(WatchDogReport.org) – The Left went to great lengths to block anything that hinted at being in favor of former President Donald Trump or conservative values, as the world has seen in the release of the Twitter Files by Elon Musk. A teacher in the Evergreen School District in Vancouver, Washington, felt he was unfairly targeted by a principal for bringing his Make America Great Again (MAGA) hat to training classes for teachers for the 2019-2020 school year. He recently won a victory in court over the matter.
A teacher who wore a “Make America Great Again” hat to school was engaging in constitutionally-protected #FreeSpeech, a US appeals court ruled.
Eric Dodge wore the hat to 2 days of teacher trainings in 2019. https://t.co/8ohm1xLiGa
— The Epoch Times (@EpochTimes) January 3, 2023
The teacher, Eric Dodge, was a long-time employee of the district and was slated to start a new position as a middle school science instructor after returning from medical leave due to a stroke. When he showed up to attend the workshop on racial bias and cultural sensitivity, he removed the iconic red baseball cap before entering the building and simply placed it either on the table in front of him or on top of his other belongings.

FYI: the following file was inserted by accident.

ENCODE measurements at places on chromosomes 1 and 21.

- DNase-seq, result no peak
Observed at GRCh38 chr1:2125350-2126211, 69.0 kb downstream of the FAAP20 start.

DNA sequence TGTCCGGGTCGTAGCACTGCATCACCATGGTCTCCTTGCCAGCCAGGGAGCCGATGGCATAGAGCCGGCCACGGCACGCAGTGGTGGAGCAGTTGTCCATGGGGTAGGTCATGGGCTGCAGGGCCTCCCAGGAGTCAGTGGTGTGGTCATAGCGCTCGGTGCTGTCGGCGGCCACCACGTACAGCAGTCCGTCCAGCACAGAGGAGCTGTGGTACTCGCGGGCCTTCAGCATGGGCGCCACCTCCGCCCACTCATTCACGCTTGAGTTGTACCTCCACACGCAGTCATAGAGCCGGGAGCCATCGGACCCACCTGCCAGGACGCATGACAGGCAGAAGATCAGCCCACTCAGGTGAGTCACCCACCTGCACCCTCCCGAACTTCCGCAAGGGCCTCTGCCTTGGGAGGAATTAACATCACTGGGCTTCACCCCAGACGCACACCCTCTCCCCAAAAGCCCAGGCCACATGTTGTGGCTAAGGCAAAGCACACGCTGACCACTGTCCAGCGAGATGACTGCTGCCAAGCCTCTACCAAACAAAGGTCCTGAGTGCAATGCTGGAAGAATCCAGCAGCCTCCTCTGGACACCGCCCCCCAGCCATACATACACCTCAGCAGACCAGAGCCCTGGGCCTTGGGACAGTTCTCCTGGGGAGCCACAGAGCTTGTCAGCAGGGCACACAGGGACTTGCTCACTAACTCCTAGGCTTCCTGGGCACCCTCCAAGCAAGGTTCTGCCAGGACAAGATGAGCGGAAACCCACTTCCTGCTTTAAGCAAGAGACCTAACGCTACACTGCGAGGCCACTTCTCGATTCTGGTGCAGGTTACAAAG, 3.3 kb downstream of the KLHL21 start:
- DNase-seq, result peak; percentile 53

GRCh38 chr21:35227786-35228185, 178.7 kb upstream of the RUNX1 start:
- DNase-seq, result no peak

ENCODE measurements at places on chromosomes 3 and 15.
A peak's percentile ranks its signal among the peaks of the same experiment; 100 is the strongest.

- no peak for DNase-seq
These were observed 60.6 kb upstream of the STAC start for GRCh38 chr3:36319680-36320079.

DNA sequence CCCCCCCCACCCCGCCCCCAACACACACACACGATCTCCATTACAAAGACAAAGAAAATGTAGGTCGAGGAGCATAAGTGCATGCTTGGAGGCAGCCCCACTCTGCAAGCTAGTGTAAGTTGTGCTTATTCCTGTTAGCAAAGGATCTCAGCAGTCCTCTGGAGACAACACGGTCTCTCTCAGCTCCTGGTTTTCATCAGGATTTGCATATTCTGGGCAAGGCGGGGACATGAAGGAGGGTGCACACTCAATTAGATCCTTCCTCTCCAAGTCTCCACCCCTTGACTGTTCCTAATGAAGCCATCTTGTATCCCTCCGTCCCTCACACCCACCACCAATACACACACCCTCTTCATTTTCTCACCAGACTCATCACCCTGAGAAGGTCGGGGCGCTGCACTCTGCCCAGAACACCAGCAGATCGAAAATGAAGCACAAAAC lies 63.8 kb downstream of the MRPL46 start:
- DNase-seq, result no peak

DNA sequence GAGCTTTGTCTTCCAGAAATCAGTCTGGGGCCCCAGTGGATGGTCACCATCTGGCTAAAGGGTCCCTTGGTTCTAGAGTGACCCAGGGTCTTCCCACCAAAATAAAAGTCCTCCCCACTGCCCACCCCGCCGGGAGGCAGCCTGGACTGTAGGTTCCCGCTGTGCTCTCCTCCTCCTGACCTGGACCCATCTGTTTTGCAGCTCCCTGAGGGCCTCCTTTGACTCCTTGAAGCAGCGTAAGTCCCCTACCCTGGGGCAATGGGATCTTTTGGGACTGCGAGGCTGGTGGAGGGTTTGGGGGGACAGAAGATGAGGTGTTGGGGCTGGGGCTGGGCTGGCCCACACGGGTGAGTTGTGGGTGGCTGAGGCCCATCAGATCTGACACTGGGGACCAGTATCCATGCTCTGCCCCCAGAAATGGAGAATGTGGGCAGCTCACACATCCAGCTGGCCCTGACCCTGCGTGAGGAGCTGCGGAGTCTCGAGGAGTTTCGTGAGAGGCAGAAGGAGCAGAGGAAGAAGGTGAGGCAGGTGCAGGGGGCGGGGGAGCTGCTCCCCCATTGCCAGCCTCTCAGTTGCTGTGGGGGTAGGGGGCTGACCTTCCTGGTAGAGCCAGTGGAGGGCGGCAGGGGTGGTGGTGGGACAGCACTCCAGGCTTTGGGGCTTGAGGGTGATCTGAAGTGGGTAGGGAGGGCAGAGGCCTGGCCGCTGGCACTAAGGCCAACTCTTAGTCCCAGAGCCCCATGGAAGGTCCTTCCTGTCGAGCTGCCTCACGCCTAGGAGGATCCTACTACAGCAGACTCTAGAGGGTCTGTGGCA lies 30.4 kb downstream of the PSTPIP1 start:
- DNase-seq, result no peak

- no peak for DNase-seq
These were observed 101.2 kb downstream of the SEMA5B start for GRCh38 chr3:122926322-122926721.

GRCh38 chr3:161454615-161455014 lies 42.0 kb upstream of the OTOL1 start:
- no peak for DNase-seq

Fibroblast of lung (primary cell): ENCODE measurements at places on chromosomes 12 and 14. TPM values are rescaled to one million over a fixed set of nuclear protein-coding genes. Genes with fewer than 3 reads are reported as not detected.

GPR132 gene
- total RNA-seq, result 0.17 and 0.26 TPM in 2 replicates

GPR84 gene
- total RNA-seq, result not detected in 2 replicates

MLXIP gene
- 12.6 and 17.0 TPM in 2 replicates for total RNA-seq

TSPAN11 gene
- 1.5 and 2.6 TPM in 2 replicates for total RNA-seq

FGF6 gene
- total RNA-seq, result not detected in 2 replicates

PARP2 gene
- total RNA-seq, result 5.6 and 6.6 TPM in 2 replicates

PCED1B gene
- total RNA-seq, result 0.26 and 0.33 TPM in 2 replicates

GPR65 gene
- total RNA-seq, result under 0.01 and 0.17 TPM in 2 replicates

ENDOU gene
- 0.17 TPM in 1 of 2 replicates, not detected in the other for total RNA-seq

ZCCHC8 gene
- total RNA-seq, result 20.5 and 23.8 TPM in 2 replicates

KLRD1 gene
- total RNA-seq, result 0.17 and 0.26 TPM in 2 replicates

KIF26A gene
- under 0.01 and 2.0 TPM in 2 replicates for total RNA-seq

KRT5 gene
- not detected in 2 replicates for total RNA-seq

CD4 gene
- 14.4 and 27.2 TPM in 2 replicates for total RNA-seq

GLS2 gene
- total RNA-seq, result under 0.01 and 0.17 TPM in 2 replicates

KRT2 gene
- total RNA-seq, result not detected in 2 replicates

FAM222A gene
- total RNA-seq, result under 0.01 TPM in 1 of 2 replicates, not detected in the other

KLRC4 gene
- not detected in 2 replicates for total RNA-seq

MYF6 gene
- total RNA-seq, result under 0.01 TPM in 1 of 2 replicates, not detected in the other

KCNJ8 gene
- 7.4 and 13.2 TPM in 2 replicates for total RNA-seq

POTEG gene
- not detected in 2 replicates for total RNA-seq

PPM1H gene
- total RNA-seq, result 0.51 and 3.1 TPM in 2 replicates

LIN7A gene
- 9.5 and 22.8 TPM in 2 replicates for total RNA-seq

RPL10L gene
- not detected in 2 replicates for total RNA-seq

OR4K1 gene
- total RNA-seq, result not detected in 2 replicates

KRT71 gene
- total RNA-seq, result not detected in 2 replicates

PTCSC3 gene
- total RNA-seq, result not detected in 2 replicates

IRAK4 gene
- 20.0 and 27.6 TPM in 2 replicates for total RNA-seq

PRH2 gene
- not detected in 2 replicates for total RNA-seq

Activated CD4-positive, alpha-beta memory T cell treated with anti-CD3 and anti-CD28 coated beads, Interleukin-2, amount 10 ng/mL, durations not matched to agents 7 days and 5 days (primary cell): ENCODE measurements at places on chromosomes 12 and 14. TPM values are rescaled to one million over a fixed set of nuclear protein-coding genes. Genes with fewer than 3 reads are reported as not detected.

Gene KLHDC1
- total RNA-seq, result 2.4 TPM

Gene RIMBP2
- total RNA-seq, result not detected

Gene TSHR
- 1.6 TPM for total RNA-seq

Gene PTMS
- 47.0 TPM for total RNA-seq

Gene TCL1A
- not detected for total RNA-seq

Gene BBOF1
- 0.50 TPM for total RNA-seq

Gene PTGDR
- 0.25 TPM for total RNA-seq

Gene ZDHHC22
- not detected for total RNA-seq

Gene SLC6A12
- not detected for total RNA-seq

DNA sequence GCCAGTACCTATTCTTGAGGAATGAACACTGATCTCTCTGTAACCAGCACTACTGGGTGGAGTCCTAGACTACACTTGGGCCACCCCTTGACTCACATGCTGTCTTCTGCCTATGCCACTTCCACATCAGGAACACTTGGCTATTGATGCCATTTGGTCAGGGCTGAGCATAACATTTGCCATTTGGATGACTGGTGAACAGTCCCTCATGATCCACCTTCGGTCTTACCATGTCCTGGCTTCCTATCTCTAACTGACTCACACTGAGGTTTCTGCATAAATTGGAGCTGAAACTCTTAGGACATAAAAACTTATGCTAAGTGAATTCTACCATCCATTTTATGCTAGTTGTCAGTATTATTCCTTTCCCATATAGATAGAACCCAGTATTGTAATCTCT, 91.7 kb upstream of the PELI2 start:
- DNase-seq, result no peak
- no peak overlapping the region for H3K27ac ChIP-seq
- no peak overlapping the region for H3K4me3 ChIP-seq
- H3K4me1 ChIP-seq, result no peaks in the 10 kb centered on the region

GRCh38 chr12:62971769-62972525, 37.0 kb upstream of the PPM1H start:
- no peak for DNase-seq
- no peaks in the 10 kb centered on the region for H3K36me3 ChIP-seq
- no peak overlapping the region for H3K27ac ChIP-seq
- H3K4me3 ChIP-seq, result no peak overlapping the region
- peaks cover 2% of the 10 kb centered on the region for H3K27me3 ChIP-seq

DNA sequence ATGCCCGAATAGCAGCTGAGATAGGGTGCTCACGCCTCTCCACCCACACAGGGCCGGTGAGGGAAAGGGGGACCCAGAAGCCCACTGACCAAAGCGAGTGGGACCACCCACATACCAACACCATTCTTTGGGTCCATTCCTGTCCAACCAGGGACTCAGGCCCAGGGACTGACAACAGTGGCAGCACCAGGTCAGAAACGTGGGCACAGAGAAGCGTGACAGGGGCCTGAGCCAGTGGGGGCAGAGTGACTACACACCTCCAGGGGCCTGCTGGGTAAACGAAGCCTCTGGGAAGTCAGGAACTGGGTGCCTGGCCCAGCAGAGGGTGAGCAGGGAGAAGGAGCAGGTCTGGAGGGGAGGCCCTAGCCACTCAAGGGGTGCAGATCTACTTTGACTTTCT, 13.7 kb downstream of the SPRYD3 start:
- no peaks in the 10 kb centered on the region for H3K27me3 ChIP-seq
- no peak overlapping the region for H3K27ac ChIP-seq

The principal of his new school, Caroline Garrett, approached Dodge after the first session because, according to court records, the professor from Washington State University who was teaching the class had informed her they felt “intimidated and traumatized” by the mere presence of the hat. At this point, Garrett told him to “use better judgment,” but the problem escalated after he brought the headwear with him the second day.
Having received a text from one of the offended teachers who attended a morning session with Dodge, Garrett again approached him that afternoon and, as Dodge alleges, called him a “homophobe and a racist and a bigot and hateful.” She went on and said that if she saw him with his hat again, he would need to have his “union rep” with him for the discussion, which he took as a threat to his continued employment.
The Court of Appeals for the Ninth Circuit’s three-judge panel held that Dodge was “engaged in speech protected by the First Amendment” and noted that since he was not wearing it in front of the students, it could not be construed as anything but a private conviction. The case was sent back to the district court, saying he could proceed in his lawsuit against the principal, but not against an administrator and the school district whom he had also sued.
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